Small businesses are Little Engines That Do. They think they can, they know they can―and they're right. Small businesses are responsible for more than half of all U.S. employment.
That's why community development financial institutions (CDFIs) are focused more than ever on meeting the financing needs of small businesses. The CDFIs in the Opportunity Finance Network have invested $1.5 billion in a total of almost 60,000 small businesses since 2008, including many businesses that saw their sources of financing dry up, helping move the economy along the road to recovery.
Our Create Jobs for USA partnership with Starbucks in 2011 and 2012 raised more than $15 million from hundreds of thousands of individuals and institutions that CDFIs leveraged into small business financing to create or retain more than 5,000 jobs. Our work with the Small Business Administration has created a new program, the Community Advantage Program, that gives CDFIs access to the SBA's critical 7(a) program to spur small business credit. Without CDFIs, small business would struggle for financing while bigger business see credit flow more smoothly.
Yet there's plenty more work to do. Despite significant gains since 2009, unemployment levels remain unacceptable. Unemployment in November was 7 percent nationally, and more than 11 million Americans who want to work still cannot find a job. And those statistics tell only part of the story. An additional eight million Americans are underemployed, stuck in part-time jobs even though they'd prefer full-time employment, according to Bureau of Labor Statistics data from November. That means that what some economists call the "real unemployment rate" is closer to 14 percent.
We need more jobs and so we must support small businesses. That's where CDFIs play an invaluable role. OFN's quarterly "Market Conditions Report," based on CDFI market data, reported that applications for CDFI small business financing during the fourth quarter of 2012 increased by 64 percent over the same time period in 2011, and 66 percent of CDFI respondents saw that trend continuing. There is an undeniable need nationally for what we in the CDFI world call "opportunity finance."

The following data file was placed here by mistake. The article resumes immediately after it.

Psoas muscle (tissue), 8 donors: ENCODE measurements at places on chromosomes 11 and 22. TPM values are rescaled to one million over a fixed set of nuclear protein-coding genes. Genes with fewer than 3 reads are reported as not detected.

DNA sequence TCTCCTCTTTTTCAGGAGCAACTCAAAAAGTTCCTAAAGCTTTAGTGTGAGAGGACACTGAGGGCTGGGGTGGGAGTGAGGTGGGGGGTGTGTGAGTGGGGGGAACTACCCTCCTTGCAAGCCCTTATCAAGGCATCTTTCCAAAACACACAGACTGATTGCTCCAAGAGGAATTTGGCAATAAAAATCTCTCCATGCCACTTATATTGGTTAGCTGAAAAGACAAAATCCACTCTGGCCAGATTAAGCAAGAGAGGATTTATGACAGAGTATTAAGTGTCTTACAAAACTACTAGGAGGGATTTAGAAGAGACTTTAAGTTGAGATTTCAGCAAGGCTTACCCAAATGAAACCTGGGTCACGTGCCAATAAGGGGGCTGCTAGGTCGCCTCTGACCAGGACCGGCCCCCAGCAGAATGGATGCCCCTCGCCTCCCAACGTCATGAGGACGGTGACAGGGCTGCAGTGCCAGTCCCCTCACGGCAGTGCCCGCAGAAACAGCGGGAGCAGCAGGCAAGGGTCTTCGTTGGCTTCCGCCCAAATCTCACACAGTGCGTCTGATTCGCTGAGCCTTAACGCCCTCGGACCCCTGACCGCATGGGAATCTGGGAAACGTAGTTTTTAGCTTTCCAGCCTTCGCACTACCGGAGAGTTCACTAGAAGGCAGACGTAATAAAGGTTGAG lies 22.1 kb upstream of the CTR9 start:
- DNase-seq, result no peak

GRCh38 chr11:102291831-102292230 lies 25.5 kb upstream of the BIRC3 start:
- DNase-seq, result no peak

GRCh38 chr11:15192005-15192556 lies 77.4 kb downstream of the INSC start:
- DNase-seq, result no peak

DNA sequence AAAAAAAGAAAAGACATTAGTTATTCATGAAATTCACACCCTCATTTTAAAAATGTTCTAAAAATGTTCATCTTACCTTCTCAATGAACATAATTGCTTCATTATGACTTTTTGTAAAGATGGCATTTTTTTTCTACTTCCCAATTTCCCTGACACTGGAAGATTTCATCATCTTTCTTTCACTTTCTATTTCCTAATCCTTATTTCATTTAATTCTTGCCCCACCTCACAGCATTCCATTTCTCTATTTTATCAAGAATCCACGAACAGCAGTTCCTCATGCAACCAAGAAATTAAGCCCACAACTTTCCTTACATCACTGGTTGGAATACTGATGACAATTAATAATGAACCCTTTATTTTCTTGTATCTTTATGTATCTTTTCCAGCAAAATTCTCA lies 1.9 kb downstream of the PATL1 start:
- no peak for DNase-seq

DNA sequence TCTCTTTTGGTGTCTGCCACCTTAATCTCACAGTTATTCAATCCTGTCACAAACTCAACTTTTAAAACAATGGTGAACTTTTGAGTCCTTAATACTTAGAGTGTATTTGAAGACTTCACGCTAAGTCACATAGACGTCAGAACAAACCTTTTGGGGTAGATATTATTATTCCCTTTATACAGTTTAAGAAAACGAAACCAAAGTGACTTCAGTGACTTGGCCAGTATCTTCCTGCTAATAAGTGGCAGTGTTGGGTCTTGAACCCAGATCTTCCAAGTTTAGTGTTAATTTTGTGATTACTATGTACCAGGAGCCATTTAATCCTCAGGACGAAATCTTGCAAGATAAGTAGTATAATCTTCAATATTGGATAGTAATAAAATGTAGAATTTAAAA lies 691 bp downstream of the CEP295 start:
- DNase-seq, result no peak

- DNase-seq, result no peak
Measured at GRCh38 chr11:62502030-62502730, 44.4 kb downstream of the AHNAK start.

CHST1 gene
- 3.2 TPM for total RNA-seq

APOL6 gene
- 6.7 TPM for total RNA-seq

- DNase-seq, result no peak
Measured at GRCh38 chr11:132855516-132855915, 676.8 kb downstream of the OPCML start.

CDFIs are agile enough to step into those credit gaps whenever and wherever they occur. Our record is strong and our impact is considerable. In fiscal year 2012, Members of our network provided $2.7 billion in financing to people, markets, and communities just beyond the margins of conventional, mainstream lending. CDFIs respond to economic distress in places like Baltimore, the Mississippi Delta, and Native American reservations―and we serve low-income and low-wealth communities in all 50 states.
I was proud to be in Michigan recently as a Member of the Goldman Sachs 10,000 Small Businesses Advisory Council―alongside Warren Buffett, Marc Morial of the National Urban League, Michael Porter of Harvard Business School, and Lloyd Blankfein of Goldman Sachs -- when two OFN Member CDFIs were named the Detroit-area lenders for the $500 million Goldman Sachs 10,000 Small Businesses initiative. Those two CDFIs―Invest Detroit Foundation and Detroit Development Fund -- will finance small businesses with investments from Goldman Sachs. Both have a strong track record of local impact. One of Invest Detroit's recent notable success stories (in partnership with yet another CDFI) is The Auburn, a mixed-use business development that is helping revitalize a Midtown neighborhood by offering small businesses new retail space. And Detroit Development Fund over the years has committed more than $21.5 million to local businesses and real estate projects that have created or retained more than 1,500 jobs.
The Goldman Sachs program is helping small businesses create jobs and economic growth by providing entrepreneurs with education, support services, capacity building, and capital at more than 17 sites across the U.S.
OFN's work, the work of CDFIs, and our partnerships will not change the world overnight. But CDFIs help demonstrate that the seemingly impossible is possible, changing hearts and minds about investing in distressed markets. Over more than 30 years and more than $50 billion in financing, we have created a flywheel effect that is generating good financial, economic, and social results.
Through CDFI lending and through CDFI partnerships, small businesses grow, jobs are created, our economy becomes healthier and our nation moves closer to its goal of opportunity for all. Like their small business borrowers, CDFIs are little engines that do.